Getting Your Foot In The Door As A Software Developer

20 January, 2019

I've had a number of similar questions sent in through Twitter DMs and replies via my email newsletter. Why don't we tackle a couple all-at-once?

One person asked:

"I resonated a lot with your post due to my past work experience and degree. But I’m having trouble getting any interviews to transition into a dev role. Was able to land one for a front end position at Amazon and have my phone screening Thursday. I’m pretty nervous about the technical questions. Do you have any advice? How did you get your foot in the door when you were starting out?"

Another asked:

"Does knowing how to code in a particular language makes one a developer? I just graduated from the university and want to be a professional developer, what must I learn, I’m learning C# and Python now. I’m confused because I don’t even know how to apply the coding I’m learning in solving real life problems?"

Let's address some of the issues I think are most pressing.

I don't know how to apply what I've learned in University to solve real-life problems.

This is a problem 😋 This is why I prefer community college vs. Universities. Usually, a 2-year college program will give you much more practical experience and knowledge than Universities usually give in 4-years!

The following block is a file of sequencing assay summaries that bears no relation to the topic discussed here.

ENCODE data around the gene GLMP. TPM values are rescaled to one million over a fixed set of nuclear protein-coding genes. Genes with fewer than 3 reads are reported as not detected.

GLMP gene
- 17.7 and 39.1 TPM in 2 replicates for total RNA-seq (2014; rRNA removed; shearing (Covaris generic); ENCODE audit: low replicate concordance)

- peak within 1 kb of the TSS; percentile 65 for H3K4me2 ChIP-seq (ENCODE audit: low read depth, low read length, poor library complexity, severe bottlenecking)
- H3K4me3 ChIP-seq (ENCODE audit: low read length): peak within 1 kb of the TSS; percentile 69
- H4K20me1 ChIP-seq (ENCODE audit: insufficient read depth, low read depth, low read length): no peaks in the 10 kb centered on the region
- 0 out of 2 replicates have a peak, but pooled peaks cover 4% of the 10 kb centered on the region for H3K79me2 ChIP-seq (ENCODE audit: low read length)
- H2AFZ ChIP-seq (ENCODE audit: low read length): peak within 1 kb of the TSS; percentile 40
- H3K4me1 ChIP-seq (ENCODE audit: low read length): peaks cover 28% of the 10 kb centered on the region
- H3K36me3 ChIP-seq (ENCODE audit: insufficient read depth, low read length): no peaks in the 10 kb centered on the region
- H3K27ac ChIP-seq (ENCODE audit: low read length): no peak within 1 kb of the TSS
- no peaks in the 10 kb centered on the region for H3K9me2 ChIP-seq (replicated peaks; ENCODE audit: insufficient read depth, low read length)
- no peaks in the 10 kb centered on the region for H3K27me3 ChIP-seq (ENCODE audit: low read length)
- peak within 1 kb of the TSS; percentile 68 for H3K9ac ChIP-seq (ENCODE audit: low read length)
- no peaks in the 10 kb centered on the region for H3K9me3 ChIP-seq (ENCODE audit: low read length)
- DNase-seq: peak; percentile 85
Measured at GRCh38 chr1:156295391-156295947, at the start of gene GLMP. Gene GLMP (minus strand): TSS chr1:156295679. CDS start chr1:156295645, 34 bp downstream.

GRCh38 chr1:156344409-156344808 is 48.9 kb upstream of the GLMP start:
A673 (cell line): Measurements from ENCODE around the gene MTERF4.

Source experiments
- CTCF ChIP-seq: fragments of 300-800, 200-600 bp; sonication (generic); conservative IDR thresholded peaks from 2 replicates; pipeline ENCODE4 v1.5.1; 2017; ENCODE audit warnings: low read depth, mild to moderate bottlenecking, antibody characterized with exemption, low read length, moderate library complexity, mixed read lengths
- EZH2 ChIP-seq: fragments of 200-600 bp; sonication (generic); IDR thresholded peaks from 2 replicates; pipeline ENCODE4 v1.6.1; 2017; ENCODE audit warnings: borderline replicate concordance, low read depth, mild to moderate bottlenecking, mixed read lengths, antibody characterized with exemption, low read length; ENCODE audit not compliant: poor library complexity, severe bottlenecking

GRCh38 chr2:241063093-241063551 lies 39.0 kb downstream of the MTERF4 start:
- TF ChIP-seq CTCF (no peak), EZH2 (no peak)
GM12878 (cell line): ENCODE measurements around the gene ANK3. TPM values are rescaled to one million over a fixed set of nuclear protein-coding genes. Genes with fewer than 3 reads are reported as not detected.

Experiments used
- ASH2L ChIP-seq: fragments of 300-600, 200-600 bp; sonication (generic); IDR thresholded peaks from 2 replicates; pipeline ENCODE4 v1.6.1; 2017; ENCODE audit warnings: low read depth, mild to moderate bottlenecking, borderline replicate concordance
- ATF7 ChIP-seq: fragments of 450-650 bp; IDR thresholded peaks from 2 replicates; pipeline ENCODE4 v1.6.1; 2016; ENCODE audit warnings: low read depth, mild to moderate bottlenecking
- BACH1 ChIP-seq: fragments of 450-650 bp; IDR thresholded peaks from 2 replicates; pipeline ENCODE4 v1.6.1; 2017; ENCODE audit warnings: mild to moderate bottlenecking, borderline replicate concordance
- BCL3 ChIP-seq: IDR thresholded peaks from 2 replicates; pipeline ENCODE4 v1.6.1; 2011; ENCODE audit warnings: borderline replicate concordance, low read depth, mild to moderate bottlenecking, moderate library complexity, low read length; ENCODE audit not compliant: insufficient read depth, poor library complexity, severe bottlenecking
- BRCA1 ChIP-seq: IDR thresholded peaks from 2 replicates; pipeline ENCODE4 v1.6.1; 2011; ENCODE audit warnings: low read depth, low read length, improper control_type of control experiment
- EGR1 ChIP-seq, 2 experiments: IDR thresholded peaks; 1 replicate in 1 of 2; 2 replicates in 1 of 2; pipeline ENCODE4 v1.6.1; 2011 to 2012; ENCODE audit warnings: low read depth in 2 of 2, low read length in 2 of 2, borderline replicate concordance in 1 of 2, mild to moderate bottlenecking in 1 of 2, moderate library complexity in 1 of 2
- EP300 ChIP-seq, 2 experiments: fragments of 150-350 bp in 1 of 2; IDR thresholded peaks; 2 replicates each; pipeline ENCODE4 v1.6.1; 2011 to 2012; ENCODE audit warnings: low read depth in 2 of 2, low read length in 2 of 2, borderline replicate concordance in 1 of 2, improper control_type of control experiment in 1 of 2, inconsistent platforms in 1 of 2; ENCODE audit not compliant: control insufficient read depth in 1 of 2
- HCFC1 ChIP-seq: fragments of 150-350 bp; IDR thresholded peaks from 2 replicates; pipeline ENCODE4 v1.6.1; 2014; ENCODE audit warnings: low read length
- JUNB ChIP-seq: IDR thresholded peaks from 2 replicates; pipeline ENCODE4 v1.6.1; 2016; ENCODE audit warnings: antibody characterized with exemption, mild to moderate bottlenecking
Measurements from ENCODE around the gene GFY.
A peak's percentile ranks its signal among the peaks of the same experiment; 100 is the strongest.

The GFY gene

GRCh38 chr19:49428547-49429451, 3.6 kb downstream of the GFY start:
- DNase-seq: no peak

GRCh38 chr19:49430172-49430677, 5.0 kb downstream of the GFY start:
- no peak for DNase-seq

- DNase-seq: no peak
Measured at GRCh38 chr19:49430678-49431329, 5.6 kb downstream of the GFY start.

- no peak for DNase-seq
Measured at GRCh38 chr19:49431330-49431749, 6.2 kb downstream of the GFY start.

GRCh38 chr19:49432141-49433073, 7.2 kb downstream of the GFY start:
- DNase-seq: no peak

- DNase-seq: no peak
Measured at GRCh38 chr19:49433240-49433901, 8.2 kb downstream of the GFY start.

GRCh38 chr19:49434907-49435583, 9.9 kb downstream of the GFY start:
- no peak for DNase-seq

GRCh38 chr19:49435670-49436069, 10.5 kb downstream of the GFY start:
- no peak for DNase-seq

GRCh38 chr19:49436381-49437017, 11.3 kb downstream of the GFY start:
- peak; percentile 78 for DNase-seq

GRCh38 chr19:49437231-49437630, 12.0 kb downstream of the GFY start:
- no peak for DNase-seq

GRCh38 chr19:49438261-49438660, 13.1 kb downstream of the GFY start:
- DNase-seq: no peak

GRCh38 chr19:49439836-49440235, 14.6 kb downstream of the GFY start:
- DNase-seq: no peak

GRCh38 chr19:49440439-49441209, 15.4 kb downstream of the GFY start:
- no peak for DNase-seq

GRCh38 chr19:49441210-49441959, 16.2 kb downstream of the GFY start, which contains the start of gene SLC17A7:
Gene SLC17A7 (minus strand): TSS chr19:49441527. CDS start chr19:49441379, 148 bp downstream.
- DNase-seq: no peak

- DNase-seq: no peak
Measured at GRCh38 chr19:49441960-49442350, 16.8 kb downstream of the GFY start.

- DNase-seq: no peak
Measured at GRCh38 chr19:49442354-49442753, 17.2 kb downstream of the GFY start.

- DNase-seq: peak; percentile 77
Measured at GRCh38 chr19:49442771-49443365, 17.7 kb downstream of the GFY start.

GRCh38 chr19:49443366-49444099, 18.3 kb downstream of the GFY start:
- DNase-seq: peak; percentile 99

Anyways - a topic for another day 👀

The answer: You need to build some real-life projects that you can show off!

Companies want to hire people who can demonstrate that they can solve real problems. The questioner understands this - otherwise, they wouldn't be asking the question 😜

You need to be a problem solver - who just happens to know how to build software to solve some of these problems.

So your task, so you choose it, is to find some problem - big or small. Then build something to solve it.


Let me give you a couple examples.

A few years ago, I built a really small JavaScript tool to figure out the most common words in a given chunk of text and count each occurrence. I.e. Tags.

This is a problem that blogs, for example, have to address.

If you turn this into a GitHub rep then you can showcase things like:

Understanding how to solve a real-life problem by building software Ability to write very clear documentation (don't look at my tool as an example 🤦‍♂️) Initiative and passion to build this in the first place!

If you want to do something more impressive, then build an entire app!

I did this when I was learning how to build web apps using Laravel.

In this case, I demonstrated that I could do front-end and back-end development, among other things.

Does knowing X number of programming languages make you a developer?

No. It just means you can make something that someone else told you to build.

Sadly, many companies (most?) will interview based on irrelevant technical knowledge alone (which doesn't test if you can think for yourself, etc.)

The better companies will assess not only your technical knowledge (that's very important) but also your social/personal skills. Are you easy to talk to? Socially awkward? Negative? Positive?